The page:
Some military veterans lead this forlorn effort, stressing their uniformed service, all in an attempt to capitalize on the relatively high approval ratings of the Armed Forces. Among the most obvious is Rep. Dan Crenshaw, R-Texas, whose campaign commercials and printed materials stress his status as a combat-wounded Navy SEAL. Crenshaw’s latest target is what he calls the “woke military,” the one devoted to diversity and fair treatment of all military personnel. Candidates from both parties stress their military background, and proclaim a devotion to the troops and high levels of military spending. Effective congressional oversight is drowned in partisan politics, and senior officer accountability has suffered in last two decades.

In a similar vein, the authors of “Crisis in Command” highlighted the decades-old problem of retired officers openly participating in electoral politics. Despite high levels of partisanship, they recommend that retired senior officers should behave like active duty officers, restraining their constitutional rights and refraining from political activities that “damage the military’s non-partisan ethic.” Since the 1980s, hundreds of retired senior military officers have disagreed. They have advised and publicly endorsed candidates of both parties. 

In 2016, partisan antics at party conventions reached an absurd level with Michael Flynn, a retired Army three-star, leading a chant to “lock up” Hillary Clinton. In recent days, more than 120 retired, pro-Trump, one- to three-star generals and admirals —- with an average age of 80 years of age —- signed a bitter letter criticizing President Biden over a wide, mostly non-military set of partisan political issues. 

The area of retiree behaviors needs high-level attention, but not a heavy hand. The military’s bipartisan ethic must be balanced by common-sense and careful handling of the civil rights of all concerned. To help fix this problem, however, the authors of “Crisis of Command” endorse the idea that active duty officers should levy public criticism against retired officers associated with campaigns. It is not clear how intra-military bickering would support the non-partisan ethic, but the next step they recommend would be a greater mistake. The authors also recommend—apparently setting aside the First Amendment—a law that would “institute a four-year cooling off period that would prohibit generals and admirals from making partisan endorsements immediately after retiring—similar to what it did with the lobbying efforts.” 

The antics of Flynn and company aside, it is difficult to document harm to the nation done by the participation of retired senior officers on the margins of electoral politics. Would we better off if the experience and wisdom of retired senior officers were kept from candidates vying to become the next president? Surely, there must be ways that retired officers can participate in electoral campaigns without damaging the non-partisan ethic of the current force. In my view, responsible citizenship demands sensible participation by retired military personnel in civic affairs.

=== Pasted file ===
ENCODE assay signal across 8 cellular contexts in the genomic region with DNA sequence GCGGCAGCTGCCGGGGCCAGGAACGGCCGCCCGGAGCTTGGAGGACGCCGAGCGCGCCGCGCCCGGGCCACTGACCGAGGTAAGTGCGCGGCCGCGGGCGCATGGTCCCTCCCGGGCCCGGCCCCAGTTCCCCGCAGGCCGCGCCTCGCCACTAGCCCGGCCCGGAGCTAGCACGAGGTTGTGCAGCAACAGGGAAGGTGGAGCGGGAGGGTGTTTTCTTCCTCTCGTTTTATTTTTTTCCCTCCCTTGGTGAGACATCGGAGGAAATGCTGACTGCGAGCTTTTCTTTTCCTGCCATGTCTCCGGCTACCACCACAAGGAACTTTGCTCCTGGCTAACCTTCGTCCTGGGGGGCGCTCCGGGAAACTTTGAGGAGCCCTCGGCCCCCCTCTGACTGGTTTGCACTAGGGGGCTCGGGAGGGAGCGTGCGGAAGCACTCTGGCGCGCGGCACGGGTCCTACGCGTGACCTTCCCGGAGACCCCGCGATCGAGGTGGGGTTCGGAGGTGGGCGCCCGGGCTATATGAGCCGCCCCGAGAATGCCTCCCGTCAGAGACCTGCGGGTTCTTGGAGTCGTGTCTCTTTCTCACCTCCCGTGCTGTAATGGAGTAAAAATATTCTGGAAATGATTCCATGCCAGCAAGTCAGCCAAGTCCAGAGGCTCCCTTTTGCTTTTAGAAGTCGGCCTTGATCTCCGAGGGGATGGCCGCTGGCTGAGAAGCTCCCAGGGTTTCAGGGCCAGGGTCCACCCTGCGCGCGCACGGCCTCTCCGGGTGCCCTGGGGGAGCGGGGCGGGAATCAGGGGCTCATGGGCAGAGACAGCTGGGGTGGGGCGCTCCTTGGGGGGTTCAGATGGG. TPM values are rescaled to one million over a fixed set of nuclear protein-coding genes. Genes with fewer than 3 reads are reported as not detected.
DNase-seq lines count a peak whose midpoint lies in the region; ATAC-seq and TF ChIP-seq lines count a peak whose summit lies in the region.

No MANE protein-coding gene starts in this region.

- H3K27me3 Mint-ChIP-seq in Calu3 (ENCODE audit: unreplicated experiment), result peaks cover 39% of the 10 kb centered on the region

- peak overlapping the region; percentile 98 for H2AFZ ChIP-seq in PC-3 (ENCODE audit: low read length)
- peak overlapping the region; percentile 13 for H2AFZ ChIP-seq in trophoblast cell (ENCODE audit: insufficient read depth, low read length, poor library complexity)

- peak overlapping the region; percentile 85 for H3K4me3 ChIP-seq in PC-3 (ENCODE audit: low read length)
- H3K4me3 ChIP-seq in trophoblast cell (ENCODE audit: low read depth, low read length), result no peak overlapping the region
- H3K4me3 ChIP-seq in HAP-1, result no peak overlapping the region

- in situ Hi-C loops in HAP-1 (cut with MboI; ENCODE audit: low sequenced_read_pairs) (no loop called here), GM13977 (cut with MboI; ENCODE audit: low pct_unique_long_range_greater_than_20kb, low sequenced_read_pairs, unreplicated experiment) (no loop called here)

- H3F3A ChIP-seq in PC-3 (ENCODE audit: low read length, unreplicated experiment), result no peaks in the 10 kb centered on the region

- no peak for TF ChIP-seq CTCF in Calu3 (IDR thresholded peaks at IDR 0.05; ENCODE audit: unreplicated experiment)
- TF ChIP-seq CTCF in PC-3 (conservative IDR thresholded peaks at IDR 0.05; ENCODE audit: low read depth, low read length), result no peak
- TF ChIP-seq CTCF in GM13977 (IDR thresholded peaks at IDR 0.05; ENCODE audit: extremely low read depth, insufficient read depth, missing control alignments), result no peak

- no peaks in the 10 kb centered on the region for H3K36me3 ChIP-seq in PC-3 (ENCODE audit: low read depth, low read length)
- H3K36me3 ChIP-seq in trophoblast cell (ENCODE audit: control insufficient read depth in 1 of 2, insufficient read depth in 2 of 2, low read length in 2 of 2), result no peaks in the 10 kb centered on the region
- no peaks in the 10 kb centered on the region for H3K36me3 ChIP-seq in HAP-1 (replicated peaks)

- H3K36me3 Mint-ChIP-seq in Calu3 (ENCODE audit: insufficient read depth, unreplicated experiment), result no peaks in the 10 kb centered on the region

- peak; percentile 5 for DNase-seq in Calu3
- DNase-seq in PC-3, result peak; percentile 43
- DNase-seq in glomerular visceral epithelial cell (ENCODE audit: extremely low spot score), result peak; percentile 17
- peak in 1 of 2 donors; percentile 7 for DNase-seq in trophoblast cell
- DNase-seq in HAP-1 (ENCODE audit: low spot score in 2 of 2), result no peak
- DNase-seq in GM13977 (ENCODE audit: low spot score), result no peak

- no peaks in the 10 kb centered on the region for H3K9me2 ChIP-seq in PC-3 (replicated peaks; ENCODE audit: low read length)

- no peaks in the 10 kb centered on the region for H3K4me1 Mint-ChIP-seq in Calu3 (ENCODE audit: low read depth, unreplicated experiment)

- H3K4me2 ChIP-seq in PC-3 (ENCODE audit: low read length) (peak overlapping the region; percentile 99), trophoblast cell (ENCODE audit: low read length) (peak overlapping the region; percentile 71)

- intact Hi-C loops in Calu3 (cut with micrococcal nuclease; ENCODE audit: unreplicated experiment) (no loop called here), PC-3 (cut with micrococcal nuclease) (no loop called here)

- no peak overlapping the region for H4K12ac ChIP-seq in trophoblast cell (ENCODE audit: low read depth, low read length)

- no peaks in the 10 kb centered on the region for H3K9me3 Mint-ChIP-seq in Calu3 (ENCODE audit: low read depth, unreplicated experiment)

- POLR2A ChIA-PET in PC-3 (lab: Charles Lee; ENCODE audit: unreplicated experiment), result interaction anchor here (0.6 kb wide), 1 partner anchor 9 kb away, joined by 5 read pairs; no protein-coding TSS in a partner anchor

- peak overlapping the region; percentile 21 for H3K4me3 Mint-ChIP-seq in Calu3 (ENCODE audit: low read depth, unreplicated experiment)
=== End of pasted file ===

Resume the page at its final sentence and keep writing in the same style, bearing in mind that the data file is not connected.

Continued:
There are any number of sane policies that can improve civil-military relations without violating the Constitution. As noted in “Crisis of Command,” the participation by active and retired service members —- from admirals and generals to junior enlisted personnel —- in social media and political affairs is crying out for better guidance. On higher-level concerns, this guidance could come in the form of a Joint Chiefs of Staff publication on professionalism, essential values, civilian control of the military, and the non-partisan ethic. A code of conduct might be too strong of a characterization for this document, but an authoritative paper defining the non-partisan ethic and behavioral recommendations would be helpful, especially for those at the top of the profession. The use of social media by active duty personnel can raise problems and merits separate guidance documents.

In the end, these policy recommendations will help civil and military participants define expectations and refine behaviors. They will not change, however, the nature of civil-military relations at the highest levels of the government. Those relations will continue to be complex and contentious. This was true under the last three presidents, and it will remain so, even in the calmer policy atmosphere fostered by President Biden. 

For serving and retired officers, there may be no better civil-military advice than Elihu Root gave at the dedication of the Army War College in 1908: “Do not cease to be citizens of the United States. The conditions of Army life are such as to narrow your views. Strive to broaden your sympathies by mingling with those outside of the service and learning from them the things they can teach you. As you are good soldiers, be good citizens.” 

Joseph J. Collins is a retired Army officer with over 25 years in Washington, including service on the Army staff, in the Office of the Chairman of the Joint Chiefs, and two tours in the Office of the Under Secretary of Defense, Policy. From 2001-04, he served as the Deputy Assistant Secretary of Defense for Stability Operations. He has taught strategy and international relations at West Point, the National War College, and Georgetown University’s Security Studies Program. A life member of the Council on Foreign Relations, he holds a doctorate in political science from Columbia University.